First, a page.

EC Another Way To Look At Long-Term Bubble Cycles

Yes. We are in a stock market bubble. But what if conventional methods of examining market cycles miss a crucial point? While we often talk about parts of cycles (bull or bear), exploring the full-market cycle may provide another way to look at long-term bubble cycles.

The Speculative Cycle

Charles Kindleberger suggested that speculative manias typically commence with a “displacement,” which excites speculative interest. The displacement may come from either an entirely new investment object (IPO) or increased profitability of established investments.

The speculation gets reinforced by a “positive feedback” loop from rising prices. Such ultimately induces “inexperienced investors” to enter the market. As the positive feedback loop continues and the “euphoria” increases, retail investors then begin to “leverage” their risk in the market as “rationality” weakens.

Long-Term Bubble Cycles, #Technically Speaking: Another Way To Look At Long-Term Bubble Cycles

During the mania, speculation becomes more diffused and spreads to different asset classes. New companies get floated to take advantage of the euphoria, and investors leverage their gains using derivatives, stock loans, and leveraged instruments.

Long-Term Bubble Cycles, #Technically Speaking: Another Way To Look At Long-Term Bubble Cycles

As the mania leads to complacency, fraud and manipulation enter the marketplace. Eventually, the market crashes, and speculators get wiped out. The Government and Regulators react by passing new laws and legislations to ensure the previous events never happen again.

Wash, Rinse, and Repeat.

 

The Full Market Cycle

“‘Even apart from the instability due to speculation, there is the instability due to the characteristic of human nature that a large proportion of our positive activities depend on spontaneous optimism rather than mathematical expectations, whether moral or hedonistic or economic. Most, probably, of our decisions to do something positive, the full consequences of which will be drawn out over many days to come, can only be taken as the result of animal spirits-a spontaneous urge to action rather than inaction, and not as the outcome of a weighted average of quantitative benefits multiplied by quantitative probabilities.’ – John Maynard Keynes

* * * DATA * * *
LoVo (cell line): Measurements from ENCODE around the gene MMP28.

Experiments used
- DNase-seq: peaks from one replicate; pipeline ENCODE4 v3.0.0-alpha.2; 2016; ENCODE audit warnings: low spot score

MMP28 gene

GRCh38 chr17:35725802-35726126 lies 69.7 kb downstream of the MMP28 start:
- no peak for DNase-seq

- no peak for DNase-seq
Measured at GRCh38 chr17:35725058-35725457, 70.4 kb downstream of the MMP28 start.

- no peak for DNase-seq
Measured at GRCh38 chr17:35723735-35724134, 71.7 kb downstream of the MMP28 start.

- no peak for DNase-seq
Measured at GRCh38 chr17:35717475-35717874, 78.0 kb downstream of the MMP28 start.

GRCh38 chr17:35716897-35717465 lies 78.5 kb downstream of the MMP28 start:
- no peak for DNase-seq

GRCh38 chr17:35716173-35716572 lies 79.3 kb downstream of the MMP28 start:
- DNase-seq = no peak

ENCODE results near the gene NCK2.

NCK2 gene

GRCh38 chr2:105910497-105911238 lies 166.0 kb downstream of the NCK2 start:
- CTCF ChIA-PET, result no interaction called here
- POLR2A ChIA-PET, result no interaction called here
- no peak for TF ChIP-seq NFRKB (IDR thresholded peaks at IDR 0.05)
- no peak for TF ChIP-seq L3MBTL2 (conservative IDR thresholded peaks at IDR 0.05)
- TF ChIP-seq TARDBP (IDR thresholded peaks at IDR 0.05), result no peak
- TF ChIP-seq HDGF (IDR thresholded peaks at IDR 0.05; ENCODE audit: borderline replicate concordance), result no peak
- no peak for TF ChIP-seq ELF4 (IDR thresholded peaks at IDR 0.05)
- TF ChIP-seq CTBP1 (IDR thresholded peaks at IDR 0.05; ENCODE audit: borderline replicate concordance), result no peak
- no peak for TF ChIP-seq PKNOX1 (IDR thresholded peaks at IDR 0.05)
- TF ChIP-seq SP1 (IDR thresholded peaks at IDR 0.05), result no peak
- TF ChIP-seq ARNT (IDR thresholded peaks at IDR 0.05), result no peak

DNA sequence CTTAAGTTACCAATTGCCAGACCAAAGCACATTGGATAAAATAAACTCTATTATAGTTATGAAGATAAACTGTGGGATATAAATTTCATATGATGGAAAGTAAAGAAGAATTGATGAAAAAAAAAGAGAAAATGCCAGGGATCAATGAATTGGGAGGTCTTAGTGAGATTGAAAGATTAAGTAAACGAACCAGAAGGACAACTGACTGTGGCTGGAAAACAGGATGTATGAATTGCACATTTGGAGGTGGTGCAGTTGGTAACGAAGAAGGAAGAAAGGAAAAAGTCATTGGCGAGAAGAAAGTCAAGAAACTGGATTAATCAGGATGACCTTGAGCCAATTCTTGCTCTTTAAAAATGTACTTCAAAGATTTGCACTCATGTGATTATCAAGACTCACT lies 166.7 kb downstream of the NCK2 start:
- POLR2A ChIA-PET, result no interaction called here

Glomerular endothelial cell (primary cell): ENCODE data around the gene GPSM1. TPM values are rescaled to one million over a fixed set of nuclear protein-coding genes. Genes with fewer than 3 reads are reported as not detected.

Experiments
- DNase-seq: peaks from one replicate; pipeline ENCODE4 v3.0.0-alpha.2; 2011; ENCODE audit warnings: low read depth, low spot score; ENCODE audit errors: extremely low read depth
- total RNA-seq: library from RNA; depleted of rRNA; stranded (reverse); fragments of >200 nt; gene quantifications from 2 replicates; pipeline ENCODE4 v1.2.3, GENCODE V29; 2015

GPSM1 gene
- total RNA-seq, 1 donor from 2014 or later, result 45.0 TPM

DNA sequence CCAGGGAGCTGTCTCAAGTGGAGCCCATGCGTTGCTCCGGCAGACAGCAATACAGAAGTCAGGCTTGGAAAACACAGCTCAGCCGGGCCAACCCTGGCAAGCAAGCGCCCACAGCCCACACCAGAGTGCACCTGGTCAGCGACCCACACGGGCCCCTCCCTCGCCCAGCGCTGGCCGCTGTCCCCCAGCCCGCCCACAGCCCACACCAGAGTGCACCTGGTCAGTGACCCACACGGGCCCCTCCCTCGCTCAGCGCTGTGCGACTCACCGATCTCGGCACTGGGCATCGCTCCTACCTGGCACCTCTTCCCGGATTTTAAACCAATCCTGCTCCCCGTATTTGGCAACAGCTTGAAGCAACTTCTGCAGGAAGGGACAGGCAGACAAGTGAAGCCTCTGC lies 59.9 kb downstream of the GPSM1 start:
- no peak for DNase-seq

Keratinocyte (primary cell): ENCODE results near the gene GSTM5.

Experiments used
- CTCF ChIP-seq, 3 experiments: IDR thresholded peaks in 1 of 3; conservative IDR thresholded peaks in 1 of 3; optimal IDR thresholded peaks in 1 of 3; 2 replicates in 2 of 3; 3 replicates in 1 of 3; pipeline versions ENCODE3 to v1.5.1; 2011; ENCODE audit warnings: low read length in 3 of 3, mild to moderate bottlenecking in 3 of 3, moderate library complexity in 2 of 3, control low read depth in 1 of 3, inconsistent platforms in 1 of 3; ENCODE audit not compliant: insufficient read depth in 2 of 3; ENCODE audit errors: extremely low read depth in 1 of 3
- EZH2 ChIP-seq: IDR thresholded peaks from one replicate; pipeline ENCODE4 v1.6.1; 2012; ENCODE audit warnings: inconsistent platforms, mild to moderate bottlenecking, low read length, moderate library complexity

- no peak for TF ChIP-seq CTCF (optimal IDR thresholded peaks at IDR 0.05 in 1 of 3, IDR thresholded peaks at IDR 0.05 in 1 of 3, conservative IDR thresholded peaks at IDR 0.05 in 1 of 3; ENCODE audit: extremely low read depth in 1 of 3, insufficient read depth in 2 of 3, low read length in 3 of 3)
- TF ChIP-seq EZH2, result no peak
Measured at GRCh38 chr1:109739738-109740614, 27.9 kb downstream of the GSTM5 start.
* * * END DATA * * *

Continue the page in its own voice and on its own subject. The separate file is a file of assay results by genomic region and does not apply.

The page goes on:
Keynes’s idea of “animal spirits,” which were awakened by consecutive rounds of monetary stimulus on a global scale, has enticed investors to believe that all risks of a market cycle completion have gotten removed.

The exuberance from the financial media and many pundits reminded me of this chart on the full-market cycle.

Long-Term Bubble Cycles, #Technically Speaking: Another Way To Look At Long-Term Bubble Cycles

I have often discussed the importance of full-market cycles.

However, what you should note is that when it comes to investing, what has separated long-term “investing success” stories is when those individuals started their journey. 

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Terrence Howard 3 weeks ago Member's comment

Great read, thanks.

William K. 3 weeks ago Member's comment

Quite an interesting and insightful article, Indeed.

What I have deduced from watching is that the only way to "get rich quick" in the stocks business is to "buy low and sell high", but the brutal truth is that to "sell high" one must have buyers who are willing to buy at that high price. And as soon as that Mania starts to consider the actual price to value relationship it will be much harder to find buyers. So it seems that knowing when to sell is by far the single really important bit of insight and knowledge. The reversal is usually not quite as rapid as an actual bubble bursting, but it may be very close to it. So it is timing that makes winners and losers, no question about that.